The design goals of Reakt is to provide a language which allows the user to describe complex situations consisting of multiple events with non trivial temporal and geospatial relationships. The language is declarative. Lacking any procedural elements provides a base for formal verification and automated optimization and analysis of the language. Machine Friendly. A design assumption made early in the language design was that it is likely that computer systems will use Reakt to create and modify rules more frequently than humans. The rate at which new rules need to be created and old ones modified is assumed to be high. Thus the language was designed to be easily understandable by machines and at the same time being reasonably human readable for system developers. Friendly XML. The current version of Reakt uses XML for its syntax. XML was chosen to take advantage of existing knowledge among developers, known standards and existing tools for generating and parsing. It would also be possible to create alternative syntaxes for Reakt. For example to create a more compact human friendly representation for business users. EDA Building block. The Reakt language was designed to support execution environments which fits into an architectural style called Event Driven Architecture (EDA). In order be a natural building block in an EDA, the ruleCore Reakt language and its supporting execution environment, the ruleCore CEP Server, was designed to be completely event driven. This purely event driven approach allows all systems in a distributed messaging architecture to integrate with ruleCore using simple events as their only communication mechanism.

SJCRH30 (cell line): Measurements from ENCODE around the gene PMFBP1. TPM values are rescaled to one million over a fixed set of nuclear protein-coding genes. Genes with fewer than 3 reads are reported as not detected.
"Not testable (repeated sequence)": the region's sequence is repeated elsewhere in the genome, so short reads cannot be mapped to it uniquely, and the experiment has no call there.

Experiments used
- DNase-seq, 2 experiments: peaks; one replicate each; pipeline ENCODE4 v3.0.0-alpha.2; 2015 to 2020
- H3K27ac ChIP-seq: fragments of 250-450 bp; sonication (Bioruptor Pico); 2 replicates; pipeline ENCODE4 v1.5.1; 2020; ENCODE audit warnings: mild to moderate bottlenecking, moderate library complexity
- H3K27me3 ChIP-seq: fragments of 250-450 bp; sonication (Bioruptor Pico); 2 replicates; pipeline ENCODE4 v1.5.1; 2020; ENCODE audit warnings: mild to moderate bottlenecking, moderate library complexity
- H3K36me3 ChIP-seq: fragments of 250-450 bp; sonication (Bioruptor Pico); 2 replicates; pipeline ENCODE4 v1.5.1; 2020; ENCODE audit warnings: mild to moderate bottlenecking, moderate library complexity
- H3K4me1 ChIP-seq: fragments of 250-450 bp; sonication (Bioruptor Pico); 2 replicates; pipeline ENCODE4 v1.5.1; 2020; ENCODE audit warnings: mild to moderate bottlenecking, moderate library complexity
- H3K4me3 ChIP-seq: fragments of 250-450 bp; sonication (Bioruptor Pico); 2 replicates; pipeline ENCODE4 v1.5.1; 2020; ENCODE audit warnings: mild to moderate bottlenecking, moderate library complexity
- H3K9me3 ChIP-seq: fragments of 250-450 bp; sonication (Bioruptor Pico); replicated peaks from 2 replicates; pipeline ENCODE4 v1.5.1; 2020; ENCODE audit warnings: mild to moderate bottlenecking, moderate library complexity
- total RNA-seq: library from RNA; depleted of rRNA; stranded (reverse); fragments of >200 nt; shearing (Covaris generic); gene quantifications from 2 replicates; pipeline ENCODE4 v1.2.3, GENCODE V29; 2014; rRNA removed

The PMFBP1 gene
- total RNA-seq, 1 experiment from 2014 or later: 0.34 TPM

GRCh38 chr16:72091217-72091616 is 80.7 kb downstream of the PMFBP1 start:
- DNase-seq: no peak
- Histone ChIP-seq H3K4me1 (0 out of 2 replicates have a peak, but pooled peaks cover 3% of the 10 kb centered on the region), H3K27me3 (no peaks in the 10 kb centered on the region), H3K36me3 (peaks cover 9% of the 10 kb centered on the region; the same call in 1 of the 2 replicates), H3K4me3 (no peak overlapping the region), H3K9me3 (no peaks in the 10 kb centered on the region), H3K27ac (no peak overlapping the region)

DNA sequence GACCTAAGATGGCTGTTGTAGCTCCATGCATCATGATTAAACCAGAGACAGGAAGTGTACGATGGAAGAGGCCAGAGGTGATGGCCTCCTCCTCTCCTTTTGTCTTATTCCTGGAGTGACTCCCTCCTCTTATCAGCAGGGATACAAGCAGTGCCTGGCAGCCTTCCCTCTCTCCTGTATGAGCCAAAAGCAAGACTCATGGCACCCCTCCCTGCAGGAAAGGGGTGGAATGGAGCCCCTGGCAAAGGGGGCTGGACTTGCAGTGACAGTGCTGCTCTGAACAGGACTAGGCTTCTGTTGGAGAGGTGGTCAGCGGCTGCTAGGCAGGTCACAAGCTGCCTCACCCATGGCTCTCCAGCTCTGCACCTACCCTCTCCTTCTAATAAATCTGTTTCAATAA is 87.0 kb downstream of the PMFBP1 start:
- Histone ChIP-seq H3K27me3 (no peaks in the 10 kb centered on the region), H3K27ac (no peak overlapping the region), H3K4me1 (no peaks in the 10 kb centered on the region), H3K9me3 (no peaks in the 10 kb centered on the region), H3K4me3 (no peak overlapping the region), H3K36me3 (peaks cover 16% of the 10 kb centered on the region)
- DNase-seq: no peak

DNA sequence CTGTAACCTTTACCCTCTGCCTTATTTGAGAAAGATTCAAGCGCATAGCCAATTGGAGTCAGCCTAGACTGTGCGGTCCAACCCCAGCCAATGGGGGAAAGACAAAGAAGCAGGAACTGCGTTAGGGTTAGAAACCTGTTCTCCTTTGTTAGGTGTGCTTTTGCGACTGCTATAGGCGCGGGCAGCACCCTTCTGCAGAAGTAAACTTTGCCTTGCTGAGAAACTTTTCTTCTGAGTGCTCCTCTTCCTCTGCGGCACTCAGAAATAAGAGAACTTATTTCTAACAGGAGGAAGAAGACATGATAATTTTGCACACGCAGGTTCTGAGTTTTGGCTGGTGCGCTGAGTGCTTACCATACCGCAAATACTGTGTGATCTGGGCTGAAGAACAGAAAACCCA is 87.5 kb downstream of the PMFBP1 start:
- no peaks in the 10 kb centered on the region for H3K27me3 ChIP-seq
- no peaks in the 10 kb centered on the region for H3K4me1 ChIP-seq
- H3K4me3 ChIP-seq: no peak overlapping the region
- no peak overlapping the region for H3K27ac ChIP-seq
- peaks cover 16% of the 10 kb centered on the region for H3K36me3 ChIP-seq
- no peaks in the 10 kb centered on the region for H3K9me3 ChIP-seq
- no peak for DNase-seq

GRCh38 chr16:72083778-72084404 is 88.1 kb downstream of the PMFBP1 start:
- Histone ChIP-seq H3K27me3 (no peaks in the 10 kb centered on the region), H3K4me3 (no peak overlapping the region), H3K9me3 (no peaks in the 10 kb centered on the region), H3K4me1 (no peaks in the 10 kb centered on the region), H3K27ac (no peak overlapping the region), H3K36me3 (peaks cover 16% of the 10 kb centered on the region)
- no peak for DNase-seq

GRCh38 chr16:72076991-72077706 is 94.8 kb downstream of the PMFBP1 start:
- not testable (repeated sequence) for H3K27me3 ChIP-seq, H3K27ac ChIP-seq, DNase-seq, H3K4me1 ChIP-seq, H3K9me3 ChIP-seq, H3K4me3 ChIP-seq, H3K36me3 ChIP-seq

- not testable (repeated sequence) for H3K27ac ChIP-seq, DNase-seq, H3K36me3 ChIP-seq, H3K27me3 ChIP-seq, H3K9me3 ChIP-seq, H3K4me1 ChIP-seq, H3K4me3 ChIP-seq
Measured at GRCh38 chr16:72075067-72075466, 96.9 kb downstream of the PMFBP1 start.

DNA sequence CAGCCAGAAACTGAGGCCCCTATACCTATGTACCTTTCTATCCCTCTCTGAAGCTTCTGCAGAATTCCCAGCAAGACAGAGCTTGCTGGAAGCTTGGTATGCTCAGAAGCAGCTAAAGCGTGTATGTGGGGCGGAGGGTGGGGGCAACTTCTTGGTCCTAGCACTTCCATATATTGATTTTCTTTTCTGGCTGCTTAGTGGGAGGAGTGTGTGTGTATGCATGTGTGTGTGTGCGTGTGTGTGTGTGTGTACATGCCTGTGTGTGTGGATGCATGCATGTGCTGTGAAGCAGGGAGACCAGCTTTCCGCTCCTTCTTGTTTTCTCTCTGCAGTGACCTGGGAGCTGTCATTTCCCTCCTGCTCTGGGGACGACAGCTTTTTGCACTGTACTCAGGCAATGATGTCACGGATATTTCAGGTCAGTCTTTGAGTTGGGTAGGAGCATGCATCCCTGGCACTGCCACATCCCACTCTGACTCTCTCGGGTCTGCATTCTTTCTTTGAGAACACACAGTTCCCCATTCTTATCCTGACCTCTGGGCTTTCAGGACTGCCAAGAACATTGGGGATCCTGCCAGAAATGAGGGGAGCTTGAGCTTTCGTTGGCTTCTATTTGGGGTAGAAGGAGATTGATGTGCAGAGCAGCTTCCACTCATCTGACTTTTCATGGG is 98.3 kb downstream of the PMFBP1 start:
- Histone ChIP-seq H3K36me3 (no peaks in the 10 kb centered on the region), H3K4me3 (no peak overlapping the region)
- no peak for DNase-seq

The System Information Model